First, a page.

“I was just minding my business and then a car with a group of white kids sticks out their heads and calls me the N-word with a hard ‘r,’ zooms away, and I’m just there like, ‘Well what do I do?’ ” she said.

Francois said she kept that incident to herself for awhile before sharing it with her aunt, who is raising her after her mother died of cancer when she was 6. She did not report the incident to the school.

“My self-worth was a little bit ruined from that,” she said. “It kind of made me think, like, is this really who I am and what people think of me? It really makes you feel different from everyone else, especially going to a predominately white school.”

Pleasant Grove has 174 black students – 6.8 percent of its student body of 2,544. Whites make up 38 percent of the students, Asians 22.4 percent and Hispanics 18.5 percent. Located in east Elk Grove, the school serves predominantly middle-class families in newer subdivisions and from nearby rural areas.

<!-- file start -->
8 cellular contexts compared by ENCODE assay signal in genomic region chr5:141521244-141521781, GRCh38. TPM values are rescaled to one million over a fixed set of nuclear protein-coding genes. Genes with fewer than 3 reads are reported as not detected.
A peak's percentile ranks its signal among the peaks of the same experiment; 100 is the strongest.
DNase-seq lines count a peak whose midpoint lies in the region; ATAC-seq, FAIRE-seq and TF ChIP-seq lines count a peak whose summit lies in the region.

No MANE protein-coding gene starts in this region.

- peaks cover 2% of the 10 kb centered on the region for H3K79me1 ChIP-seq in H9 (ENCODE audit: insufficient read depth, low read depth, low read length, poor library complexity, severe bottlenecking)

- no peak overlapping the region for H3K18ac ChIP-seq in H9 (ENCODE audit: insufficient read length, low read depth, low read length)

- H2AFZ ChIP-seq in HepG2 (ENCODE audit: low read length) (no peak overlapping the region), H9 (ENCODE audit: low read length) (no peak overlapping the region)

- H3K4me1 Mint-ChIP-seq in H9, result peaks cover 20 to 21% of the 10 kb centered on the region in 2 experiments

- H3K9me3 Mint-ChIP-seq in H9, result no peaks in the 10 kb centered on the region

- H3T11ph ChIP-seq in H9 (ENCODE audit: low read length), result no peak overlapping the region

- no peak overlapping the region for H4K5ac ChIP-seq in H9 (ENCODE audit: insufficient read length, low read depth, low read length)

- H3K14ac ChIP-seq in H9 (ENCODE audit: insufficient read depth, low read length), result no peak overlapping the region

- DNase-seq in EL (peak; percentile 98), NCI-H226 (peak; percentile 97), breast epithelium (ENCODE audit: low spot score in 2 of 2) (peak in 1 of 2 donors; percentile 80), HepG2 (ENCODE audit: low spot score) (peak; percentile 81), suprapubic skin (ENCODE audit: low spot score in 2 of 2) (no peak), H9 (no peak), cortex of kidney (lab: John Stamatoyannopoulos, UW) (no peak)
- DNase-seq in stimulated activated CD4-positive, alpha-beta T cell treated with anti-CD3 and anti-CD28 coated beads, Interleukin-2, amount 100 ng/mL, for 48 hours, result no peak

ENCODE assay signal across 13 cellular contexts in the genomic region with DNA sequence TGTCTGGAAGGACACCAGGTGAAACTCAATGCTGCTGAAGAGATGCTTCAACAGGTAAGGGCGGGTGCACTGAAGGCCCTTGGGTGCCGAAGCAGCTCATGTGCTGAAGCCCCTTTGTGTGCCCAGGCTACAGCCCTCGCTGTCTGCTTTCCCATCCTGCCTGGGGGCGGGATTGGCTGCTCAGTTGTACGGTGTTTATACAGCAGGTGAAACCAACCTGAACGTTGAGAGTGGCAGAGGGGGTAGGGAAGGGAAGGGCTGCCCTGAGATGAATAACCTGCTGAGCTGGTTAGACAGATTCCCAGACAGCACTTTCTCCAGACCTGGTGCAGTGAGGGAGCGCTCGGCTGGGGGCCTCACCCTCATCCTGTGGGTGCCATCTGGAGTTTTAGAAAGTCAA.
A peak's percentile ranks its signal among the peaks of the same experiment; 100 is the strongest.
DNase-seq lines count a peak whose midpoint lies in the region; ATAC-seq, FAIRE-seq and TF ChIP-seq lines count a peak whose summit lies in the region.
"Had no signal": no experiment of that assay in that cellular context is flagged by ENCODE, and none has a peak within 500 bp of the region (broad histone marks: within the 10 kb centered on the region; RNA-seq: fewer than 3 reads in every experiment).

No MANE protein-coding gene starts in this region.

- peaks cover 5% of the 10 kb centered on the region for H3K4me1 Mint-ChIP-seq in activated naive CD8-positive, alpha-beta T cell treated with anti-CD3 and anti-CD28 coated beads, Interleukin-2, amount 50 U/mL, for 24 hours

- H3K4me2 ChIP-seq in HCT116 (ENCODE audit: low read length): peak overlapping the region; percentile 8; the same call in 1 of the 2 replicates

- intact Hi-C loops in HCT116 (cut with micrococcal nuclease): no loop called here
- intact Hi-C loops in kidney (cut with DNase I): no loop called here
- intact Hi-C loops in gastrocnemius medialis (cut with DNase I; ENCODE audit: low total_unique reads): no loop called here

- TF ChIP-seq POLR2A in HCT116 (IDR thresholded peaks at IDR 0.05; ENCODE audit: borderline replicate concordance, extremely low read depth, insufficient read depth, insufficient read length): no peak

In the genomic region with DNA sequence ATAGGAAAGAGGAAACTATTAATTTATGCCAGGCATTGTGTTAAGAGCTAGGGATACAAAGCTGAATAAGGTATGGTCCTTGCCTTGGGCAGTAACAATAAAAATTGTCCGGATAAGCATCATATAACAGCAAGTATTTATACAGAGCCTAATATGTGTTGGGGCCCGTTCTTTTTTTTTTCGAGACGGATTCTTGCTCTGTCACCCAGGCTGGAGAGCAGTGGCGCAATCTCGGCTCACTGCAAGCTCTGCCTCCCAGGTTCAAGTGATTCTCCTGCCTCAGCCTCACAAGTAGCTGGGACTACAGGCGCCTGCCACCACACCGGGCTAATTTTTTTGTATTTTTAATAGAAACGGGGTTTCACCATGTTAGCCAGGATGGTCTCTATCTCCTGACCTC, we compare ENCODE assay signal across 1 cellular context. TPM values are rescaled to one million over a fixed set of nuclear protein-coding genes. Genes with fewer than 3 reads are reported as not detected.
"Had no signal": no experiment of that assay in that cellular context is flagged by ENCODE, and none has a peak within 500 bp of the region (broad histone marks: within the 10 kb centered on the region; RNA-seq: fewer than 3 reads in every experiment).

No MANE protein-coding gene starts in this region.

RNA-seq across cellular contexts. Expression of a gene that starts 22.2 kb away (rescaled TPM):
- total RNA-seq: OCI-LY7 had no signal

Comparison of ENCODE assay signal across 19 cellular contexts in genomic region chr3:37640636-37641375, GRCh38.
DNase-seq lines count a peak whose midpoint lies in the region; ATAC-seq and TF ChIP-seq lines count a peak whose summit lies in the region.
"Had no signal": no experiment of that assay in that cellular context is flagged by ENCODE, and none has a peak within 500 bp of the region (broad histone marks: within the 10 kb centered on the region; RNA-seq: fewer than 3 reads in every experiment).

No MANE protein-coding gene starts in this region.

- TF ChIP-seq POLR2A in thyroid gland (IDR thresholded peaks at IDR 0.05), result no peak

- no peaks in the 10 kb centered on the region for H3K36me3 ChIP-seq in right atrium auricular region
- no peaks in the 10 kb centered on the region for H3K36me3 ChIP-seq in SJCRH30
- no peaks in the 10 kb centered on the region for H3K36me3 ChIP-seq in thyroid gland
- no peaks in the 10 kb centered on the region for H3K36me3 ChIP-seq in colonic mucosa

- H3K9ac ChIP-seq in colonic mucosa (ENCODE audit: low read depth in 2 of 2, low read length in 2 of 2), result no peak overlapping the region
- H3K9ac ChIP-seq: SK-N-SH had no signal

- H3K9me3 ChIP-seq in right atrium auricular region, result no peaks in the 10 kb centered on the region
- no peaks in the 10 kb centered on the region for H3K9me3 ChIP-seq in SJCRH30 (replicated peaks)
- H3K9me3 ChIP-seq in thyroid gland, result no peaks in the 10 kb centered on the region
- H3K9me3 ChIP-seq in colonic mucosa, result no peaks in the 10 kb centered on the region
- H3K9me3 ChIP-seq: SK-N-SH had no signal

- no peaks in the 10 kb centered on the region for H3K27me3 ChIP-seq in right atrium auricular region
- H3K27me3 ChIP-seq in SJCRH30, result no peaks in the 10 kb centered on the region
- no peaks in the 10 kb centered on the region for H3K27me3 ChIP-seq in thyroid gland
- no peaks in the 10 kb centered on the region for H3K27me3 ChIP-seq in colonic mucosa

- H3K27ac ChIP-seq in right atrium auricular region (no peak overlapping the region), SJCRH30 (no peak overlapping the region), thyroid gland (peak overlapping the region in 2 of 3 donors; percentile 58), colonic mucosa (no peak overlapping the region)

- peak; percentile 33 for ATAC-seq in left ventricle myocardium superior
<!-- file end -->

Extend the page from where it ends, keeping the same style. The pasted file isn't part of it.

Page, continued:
After her own experience, Francois said she became aware of a quick succession of other race-related events at the school last fall.

Small nooses were found hanging from trees on campus, she said, adding that the security guards and other students described them to her.

A white student entered a classroom and yelled he wanted to “kill all the N-words,” she said, an incident she said she discussed with school administrators.

During an after-school altercation in the school parking lot, a white student allegedly urinated on the car of a black teen who did not attend the school, after calling him the N-word. Francois said the white teen remains at the school.

“I see him every day,” she said. “I don’t feel safe because all these kids are walking around and you don’t know what they are going to do next.”

Pinkerton offered different versions of some of the events.

She said a report about nooses resulted from one student throwing a “small” noose into a classroom. “The incident was taken seriously as a type of expression of hate, which was immediately handled followed by appropriate disciplinary action,” Pinkerton said.

The student who ran into a class making threats and using racial slurs was disciplined, Pinkerton said. The threats were not found to be credible, she said.

She said there was no official report of an altercation in the school parking lot that ended with a white student urinating on a black youth’s car.